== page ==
Health Net Inc. has agreed to pay $215 million and make $40 million worth of improvements in its business practices to settle three class action lawsuits that alleged the health insurer systematically underpaid two million customers in several states, including New Jersey.

U.S. Judge Faith Hochberg gave final approval to the settlement today, said Barry Epstein, one of the attorneys for the plaintiffs. Epstein said it was believed to be the largest single settlement ever reached in a health insurance class action suit.

“Health insurer settles lawsuits alleging it underpaid customers”, The Star Ledger (July 24, 2008)

The class action against Health Net, based upon claims of ERISA and RICO violations pertaining to out of network reimbursements, has formally ended. An agreement reached between the parties late last years has now been approved by district court judge Faith Hochberg. Health Net has agreed to pay $215 million, but denies any wrongdoing.

Health Net’s litigation troubles have been previously noted on this site, including the discovery battle discussed in :: District Court Judge Imposes Stiff Penalties on Health Net For Discovery Violations

According to a news release, the suits charged Health Net, Inc. with using a flawed database produced by Ingenix, a subsidiary of United Health Group, to improperly reimburse its members for insurance claims for out of network medical treatment. The news release can be viewed on the website of Wilentz, Goldman & Spitzer, P.A.

Note: The allegations regarding the Ingenix database received attention unrelated to the foregoing dispute here – :: New York Attorney General To Sue Ingenix & United Health Care Over “Rigged Data” and here -:: Week 2 Of Reimbursement “Data-Rigging” Accusations – Strike & Counterstrike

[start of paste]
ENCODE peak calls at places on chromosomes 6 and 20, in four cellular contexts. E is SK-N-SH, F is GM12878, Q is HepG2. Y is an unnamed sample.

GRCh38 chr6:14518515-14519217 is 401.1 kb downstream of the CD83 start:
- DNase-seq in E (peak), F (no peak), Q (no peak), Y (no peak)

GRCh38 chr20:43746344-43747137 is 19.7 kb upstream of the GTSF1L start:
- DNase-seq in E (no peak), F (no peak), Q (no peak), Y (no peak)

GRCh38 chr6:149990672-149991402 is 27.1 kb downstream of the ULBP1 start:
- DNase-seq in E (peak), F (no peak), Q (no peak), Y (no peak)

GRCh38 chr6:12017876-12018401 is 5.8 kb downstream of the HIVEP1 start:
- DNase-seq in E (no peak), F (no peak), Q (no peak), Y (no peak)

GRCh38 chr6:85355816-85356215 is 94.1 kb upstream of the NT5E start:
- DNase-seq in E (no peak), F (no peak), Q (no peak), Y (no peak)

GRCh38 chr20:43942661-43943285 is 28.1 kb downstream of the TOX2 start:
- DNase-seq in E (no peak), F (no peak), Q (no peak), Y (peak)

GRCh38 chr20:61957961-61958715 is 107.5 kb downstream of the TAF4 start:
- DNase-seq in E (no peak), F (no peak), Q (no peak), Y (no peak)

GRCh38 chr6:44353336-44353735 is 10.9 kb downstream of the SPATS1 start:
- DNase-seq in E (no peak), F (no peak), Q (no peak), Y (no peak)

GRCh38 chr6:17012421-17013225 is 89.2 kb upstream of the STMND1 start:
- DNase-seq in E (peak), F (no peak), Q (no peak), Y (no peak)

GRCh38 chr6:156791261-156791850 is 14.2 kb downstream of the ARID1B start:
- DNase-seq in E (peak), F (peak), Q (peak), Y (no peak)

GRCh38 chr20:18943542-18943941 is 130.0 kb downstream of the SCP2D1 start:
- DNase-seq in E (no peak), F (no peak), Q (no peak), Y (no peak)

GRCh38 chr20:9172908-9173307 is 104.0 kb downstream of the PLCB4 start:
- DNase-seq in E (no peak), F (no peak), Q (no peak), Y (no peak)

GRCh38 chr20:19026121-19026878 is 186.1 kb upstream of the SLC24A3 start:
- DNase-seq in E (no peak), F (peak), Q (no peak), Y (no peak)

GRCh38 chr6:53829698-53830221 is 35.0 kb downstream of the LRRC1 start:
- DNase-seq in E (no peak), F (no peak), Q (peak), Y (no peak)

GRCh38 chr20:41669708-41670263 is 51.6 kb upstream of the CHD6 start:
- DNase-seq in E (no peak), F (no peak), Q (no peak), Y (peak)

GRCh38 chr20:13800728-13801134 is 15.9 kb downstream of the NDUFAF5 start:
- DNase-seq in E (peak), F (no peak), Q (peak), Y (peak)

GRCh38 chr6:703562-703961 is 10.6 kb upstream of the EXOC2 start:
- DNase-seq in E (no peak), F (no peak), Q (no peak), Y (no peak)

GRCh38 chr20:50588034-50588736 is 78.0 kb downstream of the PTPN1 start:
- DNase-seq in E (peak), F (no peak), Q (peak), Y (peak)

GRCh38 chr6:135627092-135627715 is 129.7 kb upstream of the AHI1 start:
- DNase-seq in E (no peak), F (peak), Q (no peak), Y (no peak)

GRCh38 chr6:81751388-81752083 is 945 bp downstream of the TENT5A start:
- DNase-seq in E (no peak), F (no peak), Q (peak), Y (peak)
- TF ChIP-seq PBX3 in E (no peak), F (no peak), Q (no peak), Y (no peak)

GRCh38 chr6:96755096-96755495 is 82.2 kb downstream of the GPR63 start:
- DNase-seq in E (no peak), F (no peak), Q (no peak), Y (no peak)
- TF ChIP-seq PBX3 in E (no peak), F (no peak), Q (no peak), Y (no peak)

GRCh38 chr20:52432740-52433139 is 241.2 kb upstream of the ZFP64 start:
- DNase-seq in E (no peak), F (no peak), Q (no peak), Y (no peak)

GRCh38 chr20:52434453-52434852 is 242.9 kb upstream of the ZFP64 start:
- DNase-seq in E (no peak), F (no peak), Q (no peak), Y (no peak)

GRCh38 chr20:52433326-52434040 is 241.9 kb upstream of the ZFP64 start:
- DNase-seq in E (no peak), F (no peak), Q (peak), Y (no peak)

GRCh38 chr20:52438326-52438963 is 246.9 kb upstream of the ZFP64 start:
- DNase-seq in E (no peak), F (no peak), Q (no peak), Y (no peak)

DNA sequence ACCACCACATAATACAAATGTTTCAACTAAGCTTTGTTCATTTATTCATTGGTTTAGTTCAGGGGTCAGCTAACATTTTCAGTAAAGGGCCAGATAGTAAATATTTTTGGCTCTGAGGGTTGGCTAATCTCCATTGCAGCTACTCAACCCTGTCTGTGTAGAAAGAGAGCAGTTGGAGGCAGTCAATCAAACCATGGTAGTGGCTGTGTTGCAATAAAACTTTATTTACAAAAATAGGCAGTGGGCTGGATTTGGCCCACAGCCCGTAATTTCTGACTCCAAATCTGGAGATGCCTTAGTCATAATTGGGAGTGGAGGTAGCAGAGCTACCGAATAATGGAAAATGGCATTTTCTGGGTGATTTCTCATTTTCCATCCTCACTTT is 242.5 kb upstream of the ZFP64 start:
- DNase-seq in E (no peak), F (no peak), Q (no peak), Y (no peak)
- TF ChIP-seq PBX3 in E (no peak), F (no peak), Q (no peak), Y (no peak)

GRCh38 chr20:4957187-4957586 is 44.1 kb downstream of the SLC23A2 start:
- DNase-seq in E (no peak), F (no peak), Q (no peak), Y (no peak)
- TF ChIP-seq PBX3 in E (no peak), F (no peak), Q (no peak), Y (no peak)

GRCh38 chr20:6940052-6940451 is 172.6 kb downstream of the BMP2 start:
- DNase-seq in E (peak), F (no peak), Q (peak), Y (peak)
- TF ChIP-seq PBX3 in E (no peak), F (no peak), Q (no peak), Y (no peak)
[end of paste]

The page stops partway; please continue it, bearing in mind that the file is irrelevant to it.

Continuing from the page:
The issue has even broader ramifications as noted in :: PHCS Provider Reimbursement Controversy Affects ERISA Self-Funded Health Plans

When reimbursement assumptions are challenged, the thread that is pulled runs through more than just a swatch of the health care delivery system fabric. As I previously observed:

Effect On Self-Funded Plans

Other managed care companies use the Ingenix database and, in fact, Cuomo has issued 16 subpoenas to other large insurers pertaining to this issue. Most self-funded health plans use the Ingenix data, so they also stand to be affected by any adverse determinations as to the accuracy of the data.

Prospects For Resolution

The issues are sufficiently complex to sustain a long and expensive battle over the issue. Any statistical presentation of data involves assumptions, no matter how objective the methodology employed. Litigation over reasonable and customary charges is by no means a new phenomenon, and experience has shown that clear answers are hard to come by